DPI can detect OpenVPN encryption because its signature is distinctive. Using a packet sniffer like Wireshark, your ISP may detect OpenVPN, rather than TCP or UDP, as the protocol for your connection. They can simply drop the connection, or block it, as soon as they see it.


A solution to this problem is obfuscation. It is a VPN feature that allows OpenVPN traffic to appear as regular Internet traffic. OpenVPN packets are stripped of OpenVPN-related data and assigned port 443. 

Alternatively, you could use another protocol, though your ISP can still identify your VPN usage based on the port that are being used. If you have the option to choose high-level random ports, this can aid in the obfuscation.

  1. GRE packets show up when you use PPTP

Some users still prefer PPTP due to its fast speeds. Nonetheless, it is an easy target for any ISP due to its lack of security (don’t forget that its encryption can be cracked). However, its non-standard GRE packets can be easily identified. As a consequence, your ISP can easily block or drop your connection.


The obvious solution is to not use PPTP. There are other protocols that offer better security than PPTP, so they can all be used. We recommend trying OpenVPN, WireGuard®, SSTP, or IKEv2 instead.


That is definitely possible. You just need additional VPN servers to set up a double or multihop VPN. The first server will still be visible to your ISP. By blocking this connection, the entire double/multihop chain falls apart.

It is difficult to say. The problem might just be a misunderstanding on their part, in which case you should give them a call to see if the issue can be resolved.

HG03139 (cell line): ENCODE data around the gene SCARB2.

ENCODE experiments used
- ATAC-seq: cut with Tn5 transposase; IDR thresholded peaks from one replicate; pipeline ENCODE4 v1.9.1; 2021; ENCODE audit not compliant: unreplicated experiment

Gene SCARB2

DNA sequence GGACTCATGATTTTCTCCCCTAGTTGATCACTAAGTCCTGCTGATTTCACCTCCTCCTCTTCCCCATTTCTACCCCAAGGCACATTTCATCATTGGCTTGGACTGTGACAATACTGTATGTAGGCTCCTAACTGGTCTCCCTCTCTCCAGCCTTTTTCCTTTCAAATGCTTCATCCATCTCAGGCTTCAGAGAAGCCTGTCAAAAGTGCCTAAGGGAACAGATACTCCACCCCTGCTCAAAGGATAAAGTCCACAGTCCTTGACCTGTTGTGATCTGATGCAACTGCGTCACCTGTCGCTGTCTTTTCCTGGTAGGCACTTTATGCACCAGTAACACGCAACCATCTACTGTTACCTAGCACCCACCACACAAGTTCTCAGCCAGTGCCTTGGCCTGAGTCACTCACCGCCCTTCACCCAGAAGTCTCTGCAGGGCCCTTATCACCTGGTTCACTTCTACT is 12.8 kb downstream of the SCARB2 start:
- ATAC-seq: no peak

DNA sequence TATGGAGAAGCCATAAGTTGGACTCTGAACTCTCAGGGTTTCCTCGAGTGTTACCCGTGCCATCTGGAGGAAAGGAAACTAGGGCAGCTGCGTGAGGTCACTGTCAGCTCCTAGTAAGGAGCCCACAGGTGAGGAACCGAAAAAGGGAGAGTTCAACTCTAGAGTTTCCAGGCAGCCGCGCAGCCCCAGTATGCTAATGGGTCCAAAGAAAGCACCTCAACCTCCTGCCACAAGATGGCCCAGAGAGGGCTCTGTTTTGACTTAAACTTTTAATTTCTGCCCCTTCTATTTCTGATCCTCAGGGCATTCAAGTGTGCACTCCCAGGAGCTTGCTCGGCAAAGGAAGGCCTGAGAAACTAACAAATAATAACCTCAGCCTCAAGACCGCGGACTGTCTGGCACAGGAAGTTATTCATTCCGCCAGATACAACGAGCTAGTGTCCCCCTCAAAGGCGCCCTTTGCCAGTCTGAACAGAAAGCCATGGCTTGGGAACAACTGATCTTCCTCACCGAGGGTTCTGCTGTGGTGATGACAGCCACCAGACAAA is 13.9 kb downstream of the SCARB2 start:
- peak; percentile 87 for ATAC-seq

ISPs often block VPN connections for the following reasons:

  • There is a common misconception that VPN users do illegal things online.
  • Many people think that VPNs are used to download illegal torrents.
  • ISPs don’t like it when their customers bypass bandwidth throttling and use data past the capped allowance.
  • Government mandate forces ISPs to block VPNs.
  • Certain sites are censored by the government. Consequently, they also block VPNs to ensure customers aren’t able to circumvent their restrictions.
  • A VPN hides your browsing. They don’t like it. After all, that’s data advertisers could use.
  • Your ISP simply doesn’t handle VPNs well.

It’s true that you can use Tor to circumvent your ISP’s VPN blocking, but that’s only a temporary solution (and a very slow one at that).

What is the duration of this fix? As long as your ISP does not block Tor. Your Tor IP address is visible to them, so they can simply block it. If you are using another VPN or proxy to access the blocked initial VPN server, it will be the same.

Are ISPs able to block VPN traffic? Conclusion

The answer is yes. Most often, they block either the IP address of the VPN server or the port through which it connects. Sometimes, they may even detect OpenVPN traffic using DPI.
In most cases, it’s easy to bypass VPN blocks. The way to bypass them is already explained, but we’d like to hear your ideas as well. ISPs that block VPN connections – what do you do? Feel free to share your experience in the comments.